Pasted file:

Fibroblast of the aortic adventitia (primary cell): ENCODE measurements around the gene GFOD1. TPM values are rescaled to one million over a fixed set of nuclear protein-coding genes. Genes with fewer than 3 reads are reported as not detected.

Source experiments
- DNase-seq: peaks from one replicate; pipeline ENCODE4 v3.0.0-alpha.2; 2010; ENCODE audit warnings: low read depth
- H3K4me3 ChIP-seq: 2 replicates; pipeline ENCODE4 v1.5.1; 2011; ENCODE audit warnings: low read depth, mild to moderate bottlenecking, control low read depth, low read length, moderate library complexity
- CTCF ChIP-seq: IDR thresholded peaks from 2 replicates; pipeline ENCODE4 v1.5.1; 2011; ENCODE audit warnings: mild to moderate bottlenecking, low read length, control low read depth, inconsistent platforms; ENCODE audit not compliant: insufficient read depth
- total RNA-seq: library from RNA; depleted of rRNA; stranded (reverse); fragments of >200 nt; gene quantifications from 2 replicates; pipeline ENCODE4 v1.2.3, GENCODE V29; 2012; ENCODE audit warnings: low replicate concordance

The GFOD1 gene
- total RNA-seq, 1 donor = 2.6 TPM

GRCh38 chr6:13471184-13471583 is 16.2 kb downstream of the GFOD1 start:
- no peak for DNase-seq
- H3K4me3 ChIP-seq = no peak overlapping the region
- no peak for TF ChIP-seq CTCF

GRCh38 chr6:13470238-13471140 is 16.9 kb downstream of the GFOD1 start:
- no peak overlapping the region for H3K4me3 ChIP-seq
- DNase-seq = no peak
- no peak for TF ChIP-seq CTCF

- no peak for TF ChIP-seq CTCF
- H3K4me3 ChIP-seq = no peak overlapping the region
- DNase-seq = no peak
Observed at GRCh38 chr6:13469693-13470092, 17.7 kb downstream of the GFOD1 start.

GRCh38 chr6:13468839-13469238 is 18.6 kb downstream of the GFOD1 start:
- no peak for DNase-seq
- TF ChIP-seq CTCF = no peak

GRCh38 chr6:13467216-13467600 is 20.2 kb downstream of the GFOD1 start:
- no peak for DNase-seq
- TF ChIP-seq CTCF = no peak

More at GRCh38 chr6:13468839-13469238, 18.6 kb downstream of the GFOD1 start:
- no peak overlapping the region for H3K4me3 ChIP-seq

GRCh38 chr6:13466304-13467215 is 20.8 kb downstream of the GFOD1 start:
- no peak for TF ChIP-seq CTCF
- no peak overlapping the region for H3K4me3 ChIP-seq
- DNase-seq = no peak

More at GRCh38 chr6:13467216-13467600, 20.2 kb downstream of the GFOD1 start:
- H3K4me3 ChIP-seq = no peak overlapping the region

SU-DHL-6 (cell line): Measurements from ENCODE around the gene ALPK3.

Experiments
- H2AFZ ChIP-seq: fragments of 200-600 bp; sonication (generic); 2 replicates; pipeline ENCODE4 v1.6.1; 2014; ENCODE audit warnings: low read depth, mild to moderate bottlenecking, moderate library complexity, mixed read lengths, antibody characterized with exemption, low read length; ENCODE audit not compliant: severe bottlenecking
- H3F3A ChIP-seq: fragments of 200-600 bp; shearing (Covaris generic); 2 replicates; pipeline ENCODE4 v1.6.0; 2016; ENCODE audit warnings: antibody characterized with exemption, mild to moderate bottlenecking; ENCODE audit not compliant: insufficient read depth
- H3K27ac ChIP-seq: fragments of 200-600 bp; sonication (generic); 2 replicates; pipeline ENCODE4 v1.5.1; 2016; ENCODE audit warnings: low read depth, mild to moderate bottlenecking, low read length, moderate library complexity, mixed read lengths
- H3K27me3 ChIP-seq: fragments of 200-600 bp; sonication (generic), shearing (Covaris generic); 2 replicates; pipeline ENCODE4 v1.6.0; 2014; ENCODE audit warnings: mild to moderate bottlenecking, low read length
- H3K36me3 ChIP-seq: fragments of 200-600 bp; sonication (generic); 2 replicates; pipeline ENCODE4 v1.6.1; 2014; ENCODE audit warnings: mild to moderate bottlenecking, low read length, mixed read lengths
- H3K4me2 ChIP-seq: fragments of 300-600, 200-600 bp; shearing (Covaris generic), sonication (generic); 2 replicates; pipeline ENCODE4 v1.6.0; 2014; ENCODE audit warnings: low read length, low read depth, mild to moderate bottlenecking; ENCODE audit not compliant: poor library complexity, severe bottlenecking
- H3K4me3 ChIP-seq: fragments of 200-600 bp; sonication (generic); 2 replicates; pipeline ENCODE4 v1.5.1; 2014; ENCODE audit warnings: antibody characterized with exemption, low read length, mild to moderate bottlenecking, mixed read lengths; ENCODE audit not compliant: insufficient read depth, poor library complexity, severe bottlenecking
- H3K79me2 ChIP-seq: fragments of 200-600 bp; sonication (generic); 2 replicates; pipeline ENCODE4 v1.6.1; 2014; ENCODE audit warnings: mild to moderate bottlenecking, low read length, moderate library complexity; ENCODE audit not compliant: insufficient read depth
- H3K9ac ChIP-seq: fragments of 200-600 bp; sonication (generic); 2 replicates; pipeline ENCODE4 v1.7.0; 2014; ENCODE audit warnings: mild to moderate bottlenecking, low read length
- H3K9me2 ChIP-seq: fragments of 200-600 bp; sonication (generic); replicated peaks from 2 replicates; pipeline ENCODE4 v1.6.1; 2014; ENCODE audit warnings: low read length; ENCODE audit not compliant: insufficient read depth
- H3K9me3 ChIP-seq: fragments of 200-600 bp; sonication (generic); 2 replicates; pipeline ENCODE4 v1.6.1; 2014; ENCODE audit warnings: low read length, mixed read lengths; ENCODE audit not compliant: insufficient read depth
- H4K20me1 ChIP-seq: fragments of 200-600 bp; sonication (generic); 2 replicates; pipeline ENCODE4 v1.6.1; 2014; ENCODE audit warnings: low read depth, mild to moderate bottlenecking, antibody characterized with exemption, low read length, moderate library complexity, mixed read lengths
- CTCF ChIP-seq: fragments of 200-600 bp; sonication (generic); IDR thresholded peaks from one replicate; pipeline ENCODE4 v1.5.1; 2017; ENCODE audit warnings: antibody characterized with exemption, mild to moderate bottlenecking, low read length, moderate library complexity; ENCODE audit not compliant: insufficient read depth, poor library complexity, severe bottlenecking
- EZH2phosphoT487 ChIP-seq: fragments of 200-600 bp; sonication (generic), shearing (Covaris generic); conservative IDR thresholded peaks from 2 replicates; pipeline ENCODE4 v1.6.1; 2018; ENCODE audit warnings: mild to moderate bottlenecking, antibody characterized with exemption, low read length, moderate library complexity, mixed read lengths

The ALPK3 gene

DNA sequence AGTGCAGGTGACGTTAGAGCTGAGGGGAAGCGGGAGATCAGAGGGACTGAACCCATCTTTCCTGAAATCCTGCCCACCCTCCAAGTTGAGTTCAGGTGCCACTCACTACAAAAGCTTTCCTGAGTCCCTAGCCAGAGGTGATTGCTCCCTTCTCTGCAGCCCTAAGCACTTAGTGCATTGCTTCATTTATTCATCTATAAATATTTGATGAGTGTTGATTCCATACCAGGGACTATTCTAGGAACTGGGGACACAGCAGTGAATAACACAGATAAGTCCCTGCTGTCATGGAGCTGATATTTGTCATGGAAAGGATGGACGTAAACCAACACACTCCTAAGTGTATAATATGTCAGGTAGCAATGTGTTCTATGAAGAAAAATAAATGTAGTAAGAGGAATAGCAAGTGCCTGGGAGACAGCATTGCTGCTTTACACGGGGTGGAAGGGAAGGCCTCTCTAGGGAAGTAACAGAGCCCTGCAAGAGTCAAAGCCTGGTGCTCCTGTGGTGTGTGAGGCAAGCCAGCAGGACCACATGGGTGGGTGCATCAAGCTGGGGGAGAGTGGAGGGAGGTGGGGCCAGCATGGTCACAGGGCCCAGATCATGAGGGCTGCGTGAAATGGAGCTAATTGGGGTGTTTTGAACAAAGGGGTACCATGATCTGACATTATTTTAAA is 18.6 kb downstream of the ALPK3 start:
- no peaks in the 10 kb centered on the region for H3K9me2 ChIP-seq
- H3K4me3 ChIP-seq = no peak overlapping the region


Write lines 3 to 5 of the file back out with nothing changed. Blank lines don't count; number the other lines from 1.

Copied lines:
- DNase-seq: peaks from one replicate; pipeline ENCODE4 v3.0.0-alpha.2; 2010; ENCODE audit warnings: low read depth
- H3K4me3 ChIP-seq: 2 replicates; pipeline ENCODE4 v1.5.1; 2011; ENCODE audit warnings: low read depth, mild to moderate bottlenecking, control low read depth, low read length, moderate library complexity
- CTCF ChIP-seq: IDR thresholded peaks from 2 replicates; pipeline ENCODE4 v1.5.1; 2011; ENCODE audit warnings: mild to moderate bottlenecking, low read length, control low read depth, inconsistent platforms; ENCODE audit not compliant: insufficient read depth